Stepping Toward Weight Loss and Better Health

Filed Under: Weight Loss

At the Whitaker Wellness Institute, exercise is part of the fabric of day-to-day life. It’s an essential therapy for all of our patients, and one they practice daily while they’re at the clinic. The program we prescribe is simple, convenient, and pleasant: It’s walking.

Walking tones the largest muscles of your body and helps keep off excess weight. It gets your heart rate up and enhances circulation. It strengthens your bones and heart, improves mood and sleep, and helps lower blood sugar and triglycerides—all at minimal risk of injury. Exercise such as walking can even prevent cancer.

At the clinic, we take our patients on a 10-minute walk after each meal. This is particularly important for people living with diabetes, because it helps clear glucose out of the bloodstream. We also encourage everyone to walk on their own whenever possible.

In order to track their progress and help motivate them, we use pedometers. Researchers from Stanford and the University of Minnesota recently found that these step-counting devices are a real benefit when it comes to losing weight, lowering blood pressure, and increasing activity levels.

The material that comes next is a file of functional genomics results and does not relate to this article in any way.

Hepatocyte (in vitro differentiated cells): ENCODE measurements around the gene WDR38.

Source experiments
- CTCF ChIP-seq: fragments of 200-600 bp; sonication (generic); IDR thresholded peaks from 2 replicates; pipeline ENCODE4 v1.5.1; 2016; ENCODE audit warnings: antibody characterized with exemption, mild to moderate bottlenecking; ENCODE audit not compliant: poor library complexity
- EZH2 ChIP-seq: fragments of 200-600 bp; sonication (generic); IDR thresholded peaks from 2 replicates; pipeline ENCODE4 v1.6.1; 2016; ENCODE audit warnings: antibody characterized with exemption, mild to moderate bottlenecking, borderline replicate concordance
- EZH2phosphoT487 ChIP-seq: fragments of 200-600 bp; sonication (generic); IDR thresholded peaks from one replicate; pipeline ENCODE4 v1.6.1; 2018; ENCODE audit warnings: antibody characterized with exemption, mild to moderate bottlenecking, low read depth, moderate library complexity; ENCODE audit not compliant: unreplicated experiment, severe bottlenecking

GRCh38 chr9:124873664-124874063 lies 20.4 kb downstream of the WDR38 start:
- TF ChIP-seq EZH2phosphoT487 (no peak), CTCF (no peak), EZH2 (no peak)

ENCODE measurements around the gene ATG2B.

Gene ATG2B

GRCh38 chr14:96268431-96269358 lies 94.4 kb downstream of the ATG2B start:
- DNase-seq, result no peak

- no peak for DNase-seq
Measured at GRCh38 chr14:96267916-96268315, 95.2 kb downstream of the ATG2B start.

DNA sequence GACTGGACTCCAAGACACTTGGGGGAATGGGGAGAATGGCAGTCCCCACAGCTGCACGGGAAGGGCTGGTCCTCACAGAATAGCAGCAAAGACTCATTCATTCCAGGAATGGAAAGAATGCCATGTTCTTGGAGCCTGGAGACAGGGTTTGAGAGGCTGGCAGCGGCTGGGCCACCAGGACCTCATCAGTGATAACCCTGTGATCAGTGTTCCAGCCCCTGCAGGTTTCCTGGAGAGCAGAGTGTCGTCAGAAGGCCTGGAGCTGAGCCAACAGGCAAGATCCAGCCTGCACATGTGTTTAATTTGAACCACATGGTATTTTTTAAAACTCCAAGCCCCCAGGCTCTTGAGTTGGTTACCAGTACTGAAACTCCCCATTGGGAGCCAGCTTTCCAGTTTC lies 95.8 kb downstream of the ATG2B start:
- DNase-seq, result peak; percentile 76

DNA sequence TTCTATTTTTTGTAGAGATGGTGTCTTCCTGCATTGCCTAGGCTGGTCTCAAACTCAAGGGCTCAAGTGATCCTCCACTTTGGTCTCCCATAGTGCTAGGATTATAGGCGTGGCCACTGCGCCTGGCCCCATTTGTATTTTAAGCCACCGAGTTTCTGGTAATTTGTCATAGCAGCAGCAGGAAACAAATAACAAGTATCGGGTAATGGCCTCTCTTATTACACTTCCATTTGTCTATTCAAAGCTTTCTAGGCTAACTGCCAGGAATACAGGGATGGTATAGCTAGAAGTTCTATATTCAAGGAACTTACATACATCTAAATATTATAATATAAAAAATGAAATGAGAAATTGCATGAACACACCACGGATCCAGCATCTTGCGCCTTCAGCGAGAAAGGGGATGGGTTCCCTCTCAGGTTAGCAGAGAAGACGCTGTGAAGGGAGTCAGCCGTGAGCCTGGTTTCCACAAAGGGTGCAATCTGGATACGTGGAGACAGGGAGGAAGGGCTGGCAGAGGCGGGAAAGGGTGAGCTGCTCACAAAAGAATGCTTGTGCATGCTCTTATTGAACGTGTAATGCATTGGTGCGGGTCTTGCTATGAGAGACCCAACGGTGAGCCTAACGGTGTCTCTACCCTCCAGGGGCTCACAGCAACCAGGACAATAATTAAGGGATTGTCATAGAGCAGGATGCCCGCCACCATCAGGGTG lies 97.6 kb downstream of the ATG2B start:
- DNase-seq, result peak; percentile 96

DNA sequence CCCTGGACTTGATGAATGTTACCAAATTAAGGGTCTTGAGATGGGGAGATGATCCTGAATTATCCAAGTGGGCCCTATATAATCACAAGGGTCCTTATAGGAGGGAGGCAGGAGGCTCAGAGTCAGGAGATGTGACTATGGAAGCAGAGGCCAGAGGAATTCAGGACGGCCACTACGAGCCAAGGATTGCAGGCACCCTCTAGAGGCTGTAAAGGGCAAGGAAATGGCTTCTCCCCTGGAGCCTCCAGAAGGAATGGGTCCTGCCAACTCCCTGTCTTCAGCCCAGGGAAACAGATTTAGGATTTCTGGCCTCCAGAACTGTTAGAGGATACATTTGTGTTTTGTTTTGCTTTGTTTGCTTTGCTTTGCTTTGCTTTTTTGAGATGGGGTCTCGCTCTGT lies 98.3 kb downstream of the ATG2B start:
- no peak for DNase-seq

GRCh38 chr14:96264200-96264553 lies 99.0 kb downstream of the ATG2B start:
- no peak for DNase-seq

The scientists reviewed data from 26 studies involving more than 2,700 mostly female participants who were fairly inactive and overweight. Over 18 weeks, those who wore a pedometer took approximately 2,000 more steps every day (that’s almost a mile!), lowered their systolic blood pressure an average of 3.8 points, and decreased their body mass index by 0.4 points.

These findings led researchers to conclude that if just 10 percent of Americans started walking on a regular basis, $5.6 billion could be saved each year in heart disease costs.

Walking is one of the easiest—not to mention least expensive—forms of exercise out there. Better still, most anyone can do it. Pedometers, which run about $10–$25 can be purchased in most retail stores. Get yourself one ASAP and gradually work your way up to 10,000 steps per day.

DISCLAIMER: The content of is offered on an informational basis only, and is not intended to be a substitute for professional medical advice, diagnosis, or treatment. Always seek the guidance of a qualified health provider before making any adjustment to a medication or treatment you are currently using, and/or starting any new medication or treatment. All recommendations are "generally informational" and not specifically applicable to any individual's medical problems, concerns and/or needs.

Enjoy What You've Just Read?

Get it delivered to your inbox! Signup for E-News and you'll get great content like you've just read along with other great tips and guides from Dr. Whitaker!

Related Articles & Categories